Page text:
First, you must have a big heart. You can be a competent manager, a powerful boss, the wealthiest owner. But never a leader without a big heart. Because there is an essential moral dimension to leadership.
Second, always connect with the universe of those you lead. In our case, it is exhilarating as, across our teams, we trawl the worlds of politics, government, economics, science, culture, cinema and sports. Even markets and advertising, our roti-dal and EMIs.
And third, find that instinct to choose the most talented and diligent, give them space, and then trust them. I confess this defies conventional logic. Or advice on your usual leadership manual’s back-flap. But trust with your heart and not merely, clinically with your head. This is the one gift I take away from Viveck through a two-decade professional relationship, and a friendship that endures.
This concludes my farewell sermon. So back to myself.
When life becomes cosy for too long, you need to disrupt it. Smugness is the beginning of old age, even if you are in your teens, which I, regrettably, am not.
I am embarrassed to lean on the wisdom of Neale Donald Walsh, a contemporary pop-spiritualist/philosopher so juvenile that had he been born in India, he would be a star on Aastha channel with his nutty Conversations with God. Life, he said, begins at the end of your comfort zone. I am checking him out.
In any case, I am an incorrigible reporter and thereby a terminal adventure junkie. By the way, even at the risk of being charged with crass tribalism, I shall write something more specifically for my fellow reporters at the Express. But a bit later.
I had said at my book release by Arun Shourie in Mumbai earlier this month that he taught me many things, but never to write anything short, an article, a letter, even a farewell note. So I can continue to indulge myself today as well. But you have to bring out tomorrow’s paper.
And I must write my first in this series — my last at the Express — of First Person/Second Draft — on time. Heard that before?
I so love you all, friends, colleagues, much younger, brighter and with a great future. I am proud of you and cherish the time we spent together. I will be generally in my office until June 15. There is a fair bit of pending writing. So please be forewarned: you will still have to endure the corridor addas on my compulsive breaks from spells of writing, bare feet and all.
Postscript: One antidote to compulsive rambling is to steal a poet’s lines. Let me sign off, therefore, with Gulzar, whom we all so adore…
Din dhale jahan, raat paas ho,
Zindagi ki lau, oonchi kar chalo,
Yaad aaye gar kabhi, jee udaas ho,
Meri awaz hi pehchan hai,
Gar yaad rahe…
We will always be in touch….
Photograph: courtesy K.S.N. Kumar
Also read: Shekhar Gupta gives up his managerial role
Intellectuals in India, like news consumers, now have a less-than-healthy cynicism of the media, much of it the media’s fault of course, but also the result of a sustained slander campaign by partisans.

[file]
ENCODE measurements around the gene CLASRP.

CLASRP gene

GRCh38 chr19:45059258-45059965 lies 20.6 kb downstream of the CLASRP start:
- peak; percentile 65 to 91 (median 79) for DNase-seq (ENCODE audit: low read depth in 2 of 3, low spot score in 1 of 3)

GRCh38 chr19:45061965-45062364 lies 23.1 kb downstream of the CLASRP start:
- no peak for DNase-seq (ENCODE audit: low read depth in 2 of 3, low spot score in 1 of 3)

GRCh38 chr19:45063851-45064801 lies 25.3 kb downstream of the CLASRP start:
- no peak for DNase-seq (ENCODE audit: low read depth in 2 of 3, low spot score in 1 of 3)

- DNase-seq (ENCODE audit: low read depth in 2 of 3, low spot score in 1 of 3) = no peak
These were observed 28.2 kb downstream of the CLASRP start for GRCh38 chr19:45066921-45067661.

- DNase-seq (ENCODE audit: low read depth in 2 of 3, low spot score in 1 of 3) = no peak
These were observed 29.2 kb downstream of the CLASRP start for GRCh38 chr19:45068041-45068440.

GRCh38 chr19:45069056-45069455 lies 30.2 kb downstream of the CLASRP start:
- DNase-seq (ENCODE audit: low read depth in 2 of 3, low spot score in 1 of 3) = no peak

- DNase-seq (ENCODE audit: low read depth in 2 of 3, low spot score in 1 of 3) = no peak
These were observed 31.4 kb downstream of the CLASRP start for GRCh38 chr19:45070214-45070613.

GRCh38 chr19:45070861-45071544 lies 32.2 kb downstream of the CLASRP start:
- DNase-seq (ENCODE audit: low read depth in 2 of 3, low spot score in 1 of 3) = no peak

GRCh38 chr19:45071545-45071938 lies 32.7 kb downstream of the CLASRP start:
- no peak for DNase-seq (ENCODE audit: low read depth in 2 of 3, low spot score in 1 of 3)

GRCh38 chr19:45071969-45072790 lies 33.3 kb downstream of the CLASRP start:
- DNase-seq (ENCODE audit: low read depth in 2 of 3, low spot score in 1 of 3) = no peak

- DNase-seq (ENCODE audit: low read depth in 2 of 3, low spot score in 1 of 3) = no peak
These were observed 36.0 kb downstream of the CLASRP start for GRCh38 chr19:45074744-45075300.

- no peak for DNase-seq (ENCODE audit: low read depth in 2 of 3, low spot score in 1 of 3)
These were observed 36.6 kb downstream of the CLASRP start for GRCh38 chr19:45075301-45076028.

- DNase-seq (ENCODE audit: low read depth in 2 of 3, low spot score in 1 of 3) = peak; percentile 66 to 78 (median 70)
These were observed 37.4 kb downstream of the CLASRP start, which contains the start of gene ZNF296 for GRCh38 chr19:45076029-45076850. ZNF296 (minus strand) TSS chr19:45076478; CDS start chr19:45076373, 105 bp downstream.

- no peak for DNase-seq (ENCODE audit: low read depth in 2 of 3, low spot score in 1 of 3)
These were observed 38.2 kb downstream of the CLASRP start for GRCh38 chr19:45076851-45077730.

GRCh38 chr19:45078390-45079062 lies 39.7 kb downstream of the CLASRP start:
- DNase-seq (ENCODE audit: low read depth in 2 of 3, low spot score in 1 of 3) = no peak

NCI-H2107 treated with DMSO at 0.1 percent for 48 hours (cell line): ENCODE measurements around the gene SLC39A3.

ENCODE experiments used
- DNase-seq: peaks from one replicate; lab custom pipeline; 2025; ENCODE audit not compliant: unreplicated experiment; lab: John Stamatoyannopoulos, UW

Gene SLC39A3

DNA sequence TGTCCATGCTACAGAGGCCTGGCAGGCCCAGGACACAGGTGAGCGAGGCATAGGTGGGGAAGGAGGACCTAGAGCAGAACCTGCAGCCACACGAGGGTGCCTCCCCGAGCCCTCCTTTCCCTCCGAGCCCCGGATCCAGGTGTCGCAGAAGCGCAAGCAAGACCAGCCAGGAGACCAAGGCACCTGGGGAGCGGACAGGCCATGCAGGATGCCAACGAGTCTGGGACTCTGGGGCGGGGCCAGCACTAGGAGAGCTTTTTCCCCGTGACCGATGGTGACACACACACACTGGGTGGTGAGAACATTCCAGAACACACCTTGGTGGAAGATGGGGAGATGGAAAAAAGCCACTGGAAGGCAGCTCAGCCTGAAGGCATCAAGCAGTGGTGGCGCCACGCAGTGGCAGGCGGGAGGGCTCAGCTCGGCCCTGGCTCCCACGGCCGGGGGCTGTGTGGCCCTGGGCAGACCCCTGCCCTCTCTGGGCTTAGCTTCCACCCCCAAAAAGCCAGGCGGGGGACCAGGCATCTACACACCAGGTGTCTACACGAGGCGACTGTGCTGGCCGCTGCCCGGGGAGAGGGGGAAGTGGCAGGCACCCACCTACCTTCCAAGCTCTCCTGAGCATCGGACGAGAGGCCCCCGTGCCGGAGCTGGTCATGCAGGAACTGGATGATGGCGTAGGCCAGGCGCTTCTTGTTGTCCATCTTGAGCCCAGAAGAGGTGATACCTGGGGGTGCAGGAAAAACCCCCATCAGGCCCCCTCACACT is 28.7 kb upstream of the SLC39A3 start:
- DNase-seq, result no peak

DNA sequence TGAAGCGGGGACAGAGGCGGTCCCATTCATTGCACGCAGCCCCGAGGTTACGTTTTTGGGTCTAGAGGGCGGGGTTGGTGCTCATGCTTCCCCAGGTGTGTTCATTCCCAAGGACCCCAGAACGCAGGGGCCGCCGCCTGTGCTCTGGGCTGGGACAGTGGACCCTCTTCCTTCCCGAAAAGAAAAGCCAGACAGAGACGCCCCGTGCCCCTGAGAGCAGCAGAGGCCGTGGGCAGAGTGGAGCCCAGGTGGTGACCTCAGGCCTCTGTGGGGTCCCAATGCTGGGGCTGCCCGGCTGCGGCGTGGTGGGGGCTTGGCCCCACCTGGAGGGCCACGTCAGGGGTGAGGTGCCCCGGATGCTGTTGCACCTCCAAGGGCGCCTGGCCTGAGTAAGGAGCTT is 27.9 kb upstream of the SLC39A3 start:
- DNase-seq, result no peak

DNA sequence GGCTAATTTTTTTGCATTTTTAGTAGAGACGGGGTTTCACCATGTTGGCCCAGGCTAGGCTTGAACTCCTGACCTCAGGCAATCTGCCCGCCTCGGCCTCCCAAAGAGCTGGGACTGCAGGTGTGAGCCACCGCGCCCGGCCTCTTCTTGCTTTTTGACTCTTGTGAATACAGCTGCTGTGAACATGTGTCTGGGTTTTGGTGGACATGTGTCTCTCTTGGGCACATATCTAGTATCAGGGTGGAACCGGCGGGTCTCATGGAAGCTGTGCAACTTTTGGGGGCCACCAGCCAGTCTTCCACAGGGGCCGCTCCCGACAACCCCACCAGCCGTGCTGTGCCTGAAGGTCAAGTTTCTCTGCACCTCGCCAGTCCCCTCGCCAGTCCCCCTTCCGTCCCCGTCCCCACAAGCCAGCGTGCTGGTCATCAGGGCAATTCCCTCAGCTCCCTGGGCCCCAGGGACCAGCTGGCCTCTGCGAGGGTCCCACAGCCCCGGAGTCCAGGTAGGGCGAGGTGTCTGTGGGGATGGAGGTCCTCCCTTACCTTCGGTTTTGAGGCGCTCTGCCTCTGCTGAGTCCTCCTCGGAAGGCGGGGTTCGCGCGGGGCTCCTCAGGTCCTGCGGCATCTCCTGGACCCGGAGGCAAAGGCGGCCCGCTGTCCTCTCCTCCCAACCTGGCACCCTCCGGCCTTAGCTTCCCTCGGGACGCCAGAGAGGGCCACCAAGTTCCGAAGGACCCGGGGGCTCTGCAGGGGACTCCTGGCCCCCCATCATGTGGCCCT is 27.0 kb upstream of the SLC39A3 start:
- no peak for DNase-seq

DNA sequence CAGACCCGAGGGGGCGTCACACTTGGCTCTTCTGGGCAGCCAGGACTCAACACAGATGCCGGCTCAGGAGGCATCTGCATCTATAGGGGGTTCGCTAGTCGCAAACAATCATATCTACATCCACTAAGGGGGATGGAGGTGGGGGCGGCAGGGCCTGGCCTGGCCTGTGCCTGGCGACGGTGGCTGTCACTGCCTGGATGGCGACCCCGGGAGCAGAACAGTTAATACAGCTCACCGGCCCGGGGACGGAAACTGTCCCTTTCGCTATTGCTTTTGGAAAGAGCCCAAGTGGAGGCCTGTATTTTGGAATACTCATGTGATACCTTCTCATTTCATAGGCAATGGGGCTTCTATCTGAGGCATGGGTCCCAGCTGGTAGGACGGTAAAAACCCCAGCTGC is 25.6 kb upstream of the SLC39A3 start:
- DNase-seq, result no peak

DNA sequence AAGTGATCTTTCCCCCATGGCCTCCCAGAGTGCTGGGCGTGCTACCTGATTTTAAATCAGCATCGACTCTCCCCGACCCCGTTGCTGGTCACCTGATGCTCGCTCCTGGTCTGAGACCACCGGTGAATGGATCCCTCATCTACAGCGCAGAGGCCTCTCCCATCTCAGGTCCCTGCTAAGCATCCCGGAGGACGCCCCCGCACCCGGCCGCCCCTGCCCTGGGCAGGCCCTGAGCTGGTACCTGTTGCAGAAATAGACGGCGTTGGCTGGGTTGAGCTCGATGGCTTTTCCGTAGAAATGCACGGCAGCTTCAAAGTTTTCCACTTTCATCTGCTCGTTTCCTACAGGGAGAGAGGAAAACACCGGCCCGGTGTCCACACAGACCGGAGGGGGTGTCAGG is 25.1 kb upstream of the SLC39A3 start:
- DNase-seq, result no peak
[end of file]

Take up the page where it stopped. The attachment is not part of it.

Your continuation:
How heartwarming, therefore, to see this plaque at the museum of the Jnanpith Award-winning Kannada poet, writer and academic, Dr K.V. Puttappa, in his home-village, Kuppalli, in the western ghats.
Loosely translated from the original Kannada, it reads:
“The attributes of a good home are a good newspaper and a few good books.”
At left is the original cover, with the tagline “If Modi wins on Sunday”. At right, is the actual book jacket, with the tagline now reading “The best of National Interest”.
“For Viveck Goenka, ninetten years, 900 columns and not one call to ask ‘why’. If you find more newspaper owners like him, please do exchange notes with me.”
The book is also dedicated to his children Mandakini Gupta and Abhimanyu Gupta and their respective spouses, the “four points of my compass”.
The sleeve notes records this line about the author:
“A proud father of a pastry chef in Delhi and a mathematical economist in London, Gupta lives in New Delhi with his wife—and the company of an adorable family of dogs and cats whom you would call stray at your own peril.”
Also read: You have read the column, now read the book
As is only to be expected, a number of journalists figure in former Economic Times, Times of India and Financial Express journalist Sanjaya Baru‘s book ‘The Accidental Prime Minister‘ (Penguin), on his days as the PM’s media advisor.
In May 2005, as the UPA approached its first anniversary, reports began to appear that the PM was reviewing the performance of his ministers.
On 9 May, when he was in Moscow, NDTV ran a story that external affairs minister Natwar Singh had secured a ‘low’ score on the PM’s ‘report card’ and was likely to be dropped from the Cabinet.
Natwar was most unhappy and took the day off on ‘health grounds’.
This news reached the PM in Moscow when he was in the midst of a briefing at his hotel. He asked me to find out what exactly NDTV had reported.